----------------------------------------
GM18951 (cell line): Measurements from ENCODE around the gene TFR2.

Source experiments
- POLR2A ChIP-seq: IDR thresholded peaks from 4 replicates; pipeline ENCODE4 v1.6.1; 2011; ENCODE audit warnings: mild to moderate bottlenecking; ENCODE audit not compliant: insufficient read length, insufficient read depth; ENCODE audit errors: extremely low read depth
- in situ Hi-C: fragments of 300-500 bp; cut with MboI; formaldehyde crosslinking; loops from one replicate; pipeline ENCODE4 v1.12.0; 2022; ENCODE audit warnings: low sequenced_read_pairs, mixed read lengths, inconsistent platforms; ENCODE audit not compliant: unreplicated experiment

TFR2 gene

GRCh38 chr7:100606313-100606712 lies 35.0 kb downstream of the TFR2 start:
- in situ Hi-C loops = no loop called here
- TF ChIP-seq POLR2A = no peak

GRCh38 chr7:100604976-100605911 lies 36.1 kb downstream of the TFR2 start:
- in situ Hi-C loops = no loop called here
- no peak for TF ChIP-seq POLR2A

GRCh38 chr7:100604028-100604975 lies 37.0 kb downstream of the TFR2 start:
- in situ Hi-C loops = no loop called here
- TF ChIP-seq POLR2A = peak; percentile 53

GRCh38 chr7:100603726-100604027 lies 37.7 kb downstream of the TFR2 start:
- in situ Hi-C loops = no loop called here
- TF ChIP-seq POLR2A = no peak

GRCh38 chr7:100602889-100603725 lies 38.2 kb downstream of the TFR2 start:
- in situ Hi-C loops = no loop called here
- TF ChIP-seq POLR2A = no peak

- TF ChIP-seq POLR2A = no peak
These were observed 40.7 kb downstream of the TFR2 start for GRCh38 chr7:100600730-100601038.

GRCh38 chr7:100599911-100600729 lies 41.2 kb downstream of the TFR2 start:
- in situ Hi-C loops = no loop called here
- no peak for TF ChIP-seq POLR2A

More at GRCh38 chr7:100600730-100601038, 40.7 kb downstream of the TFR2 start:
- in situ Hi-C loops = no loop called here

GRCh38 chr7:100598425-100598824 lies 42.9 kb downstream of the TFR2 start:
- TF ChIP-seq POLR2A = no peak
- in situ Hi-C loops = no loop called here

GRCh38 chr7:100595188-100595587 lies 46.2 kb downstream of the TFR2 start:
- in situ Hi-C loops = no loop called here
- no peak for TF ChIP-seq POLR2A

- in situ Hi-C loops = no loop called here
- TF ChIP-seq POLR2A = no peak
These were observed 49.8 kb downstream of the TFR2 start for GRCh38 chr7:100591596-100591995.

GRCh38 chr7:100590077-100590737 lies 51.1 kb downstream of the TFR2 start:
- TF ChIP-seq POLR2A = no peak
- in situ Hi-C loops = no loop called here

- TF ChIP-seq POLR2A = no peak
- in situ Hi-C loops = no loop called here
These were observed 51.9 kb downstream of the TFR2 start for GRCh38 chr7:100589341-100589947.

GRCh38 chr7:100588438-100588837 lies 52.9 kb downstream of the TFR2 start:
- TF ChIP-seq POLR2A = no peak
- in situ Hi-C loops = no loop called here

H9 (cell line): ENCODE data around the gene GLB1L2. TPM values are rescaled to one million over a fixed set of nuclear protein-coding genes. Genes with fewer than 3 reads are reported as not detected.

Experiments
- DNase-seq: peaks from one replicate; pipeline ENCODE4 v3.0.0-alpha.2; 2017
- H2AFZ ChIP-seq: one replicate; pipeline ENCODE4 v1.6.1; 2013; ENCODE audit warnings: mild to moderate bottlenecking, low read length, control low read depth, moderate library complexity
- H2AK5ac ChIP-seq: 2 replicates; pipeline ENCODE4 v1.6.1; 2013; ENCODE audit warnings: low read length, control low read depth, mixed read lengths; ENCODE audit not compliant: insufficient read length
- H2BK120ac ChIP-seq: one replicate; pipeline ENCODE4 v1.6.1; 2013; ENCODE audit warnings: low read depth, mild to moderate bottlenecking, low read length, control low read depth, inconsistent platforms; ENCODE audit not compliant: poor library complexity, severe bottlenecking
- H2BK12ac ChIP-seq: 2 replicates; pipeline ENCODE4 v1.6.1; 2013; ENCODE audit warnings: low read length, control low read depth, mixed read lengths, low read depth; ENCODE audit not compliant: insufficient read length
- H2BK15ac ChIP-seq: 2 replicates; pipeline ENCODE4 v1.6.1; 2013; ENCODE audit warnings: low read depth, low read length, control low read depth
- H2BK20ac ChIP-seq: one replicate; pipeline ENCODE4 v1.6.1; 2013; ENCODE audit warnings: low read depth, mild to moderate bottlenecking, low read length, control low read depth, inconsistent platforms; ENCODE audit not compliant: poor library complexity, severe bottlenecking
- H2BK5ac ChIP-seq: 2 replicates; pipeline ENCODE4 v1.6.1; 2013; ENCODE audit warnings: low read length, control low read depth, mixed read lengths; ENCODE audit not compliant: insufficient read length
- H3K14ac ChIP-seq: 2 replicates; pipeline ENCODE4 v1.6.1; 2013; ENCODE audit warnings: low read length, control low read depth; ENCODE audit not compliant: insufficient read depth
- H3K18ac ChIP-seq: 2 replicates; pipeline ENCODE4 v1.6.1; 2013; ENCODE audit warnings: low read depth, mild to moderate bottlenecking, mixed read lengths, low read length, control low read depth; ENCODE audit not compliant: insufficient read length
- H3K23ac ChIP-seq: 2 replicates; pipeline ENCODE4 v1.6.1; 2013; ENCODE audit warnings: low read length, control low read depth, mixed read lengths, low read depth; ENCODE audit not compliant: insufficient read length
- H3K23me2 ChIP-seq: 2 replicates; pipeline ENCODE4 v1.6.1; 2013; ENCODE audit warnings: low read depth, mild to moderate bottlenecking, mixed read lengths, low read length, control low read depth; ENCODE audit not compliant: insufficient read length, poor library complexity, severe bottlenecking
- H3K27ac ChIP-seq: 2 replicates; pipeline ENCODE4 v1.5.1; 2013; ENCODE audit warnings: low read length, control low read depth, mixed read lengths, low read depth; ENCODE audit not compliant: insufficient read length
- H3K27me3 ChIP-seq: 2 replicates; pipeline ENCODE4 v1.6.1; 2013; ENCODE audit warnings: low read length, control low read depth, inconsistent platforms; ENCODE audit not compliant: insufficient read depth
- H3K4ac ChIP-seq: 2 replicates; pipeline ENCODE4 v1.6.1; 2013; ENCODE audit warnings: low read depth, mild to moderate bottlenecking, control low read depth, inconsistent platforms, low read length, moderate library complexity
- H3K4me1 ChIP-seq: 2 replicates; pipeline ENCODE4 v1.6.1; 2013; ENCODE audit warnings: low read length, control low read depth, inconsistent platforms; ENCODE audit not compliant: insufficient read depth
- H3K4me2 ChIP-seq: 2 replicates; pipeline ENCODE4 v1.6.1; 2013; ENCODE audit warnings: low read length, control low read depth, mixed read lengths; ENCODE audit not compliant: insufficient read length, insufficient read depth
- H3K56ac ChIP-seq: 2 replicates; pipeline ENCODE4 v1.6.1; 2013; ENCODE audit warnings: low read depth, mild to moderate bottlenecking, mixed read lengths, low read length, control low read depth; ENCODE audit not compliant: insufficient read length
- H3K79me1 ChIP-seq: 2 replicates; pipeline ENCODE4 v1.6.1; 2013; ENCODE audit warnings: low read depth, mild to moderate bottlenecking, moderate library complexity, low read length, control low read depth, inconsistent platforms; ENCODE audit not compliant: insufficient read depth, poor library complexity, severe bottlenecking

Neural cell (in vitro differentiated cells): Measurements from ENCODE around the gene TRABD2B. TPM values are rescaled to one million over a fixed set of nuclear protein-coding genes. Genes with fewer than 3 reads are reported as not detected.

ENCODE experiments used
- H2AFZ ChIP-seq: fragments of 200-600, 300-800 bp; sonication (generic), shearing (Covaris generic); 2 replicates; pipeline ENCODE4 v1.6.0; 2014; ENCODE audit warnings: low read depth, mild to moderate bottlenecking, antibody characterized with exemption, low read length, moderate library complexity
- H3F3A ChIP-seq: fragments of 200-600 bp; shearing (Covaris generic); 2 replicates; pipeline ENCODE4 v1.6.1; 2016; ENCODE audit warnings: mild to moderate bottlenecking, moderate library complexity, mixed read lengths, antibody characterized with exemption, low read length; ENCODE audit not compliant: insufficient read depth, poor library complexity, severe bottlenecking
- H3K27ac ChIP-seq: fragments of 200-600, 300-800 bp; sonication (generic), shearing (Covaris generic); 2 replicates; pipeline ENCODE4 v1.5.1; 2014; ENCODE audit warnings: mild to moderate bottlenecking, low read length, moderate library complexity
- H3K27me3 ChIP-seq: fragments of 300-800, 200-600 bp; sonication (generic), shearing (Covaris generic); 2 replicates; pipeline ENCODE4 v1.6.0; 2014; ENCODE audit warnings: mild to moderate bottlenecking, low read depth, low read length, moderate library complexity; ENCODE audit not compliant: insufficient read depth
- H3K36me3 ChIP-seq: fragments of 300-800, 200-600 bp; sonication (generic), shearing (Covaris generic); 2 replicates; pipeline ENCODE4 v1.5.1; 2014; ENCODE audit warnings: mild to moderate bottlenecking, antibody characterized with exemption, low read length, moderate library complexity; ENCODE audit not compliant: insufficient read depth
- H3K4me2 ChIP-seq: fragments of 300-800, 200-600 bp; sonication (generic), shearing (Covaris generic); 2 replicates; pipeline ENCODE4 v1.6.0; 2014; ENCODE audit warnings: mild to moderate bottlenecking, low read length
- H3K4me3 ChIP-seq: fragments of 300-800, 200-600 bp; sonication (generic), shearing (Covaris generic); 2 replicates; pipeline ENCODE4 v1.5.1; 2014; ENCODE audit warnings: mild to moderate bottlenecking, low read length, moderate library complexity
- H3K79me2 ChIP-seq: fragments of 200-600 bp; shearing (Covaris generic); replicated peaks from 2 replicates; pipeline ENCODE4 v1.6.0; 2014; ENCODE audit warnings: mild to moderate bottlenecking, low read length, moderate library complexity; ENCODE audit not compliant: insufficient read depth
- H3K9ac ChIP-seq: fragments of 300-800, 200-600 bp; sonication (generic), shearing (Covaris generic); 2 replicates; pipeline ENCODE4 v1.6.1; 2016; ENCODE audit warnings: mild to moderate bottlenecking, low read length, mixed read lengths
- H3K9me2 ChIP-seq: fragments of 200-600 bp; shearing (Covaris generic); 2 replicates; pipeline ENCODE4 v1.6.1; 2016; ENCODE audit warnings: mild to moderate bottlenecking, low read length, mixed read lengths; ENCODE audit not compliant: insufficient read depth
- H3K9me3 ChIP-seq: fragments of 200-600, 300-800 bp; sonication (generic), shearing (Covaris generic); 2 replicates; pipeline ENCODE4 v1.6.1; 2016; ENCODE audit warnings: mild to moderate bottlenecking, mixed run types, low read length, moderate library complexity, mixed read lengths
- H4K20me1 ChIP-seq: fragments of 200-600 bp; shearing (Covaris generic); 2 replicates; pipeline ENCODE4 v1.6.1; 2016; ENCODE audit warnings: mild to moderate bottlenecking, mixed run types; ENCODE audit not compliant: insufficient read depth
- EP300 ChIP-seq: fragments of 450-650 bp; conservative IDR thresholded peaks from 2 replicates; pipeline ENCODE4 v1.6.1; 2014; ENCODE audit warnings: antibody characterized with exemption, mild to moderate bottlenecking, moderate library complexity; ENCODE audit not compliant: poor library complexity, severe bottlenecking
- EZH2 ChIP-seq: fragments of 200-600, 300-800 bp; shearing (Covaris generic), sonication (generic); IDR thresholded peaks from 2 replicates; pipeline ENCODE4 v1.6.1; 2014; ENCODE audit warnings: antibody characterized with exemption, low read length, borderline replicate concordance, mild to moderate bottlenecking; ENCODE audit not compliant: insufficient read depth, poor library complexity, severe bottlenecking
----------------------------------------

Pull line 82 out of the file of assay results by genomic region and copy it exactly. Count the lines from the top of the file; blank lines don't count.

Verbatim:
- EZH2 ChIP-seq: fragments of 200-600, 300-800 bp; shearing (Covaris generic), sonication (generic); IDR thresholded peaks from 2 replicates; pipeline ENCODE4 v1.6.1; 2014; ENCODE audit warnings: antibody characterized with exemption, low read length, borderline replicate concordance, mild to moderate bottlenecking; ENCODE audit not compliant: insufficient read depth, poor library complexity, severe bottlenecking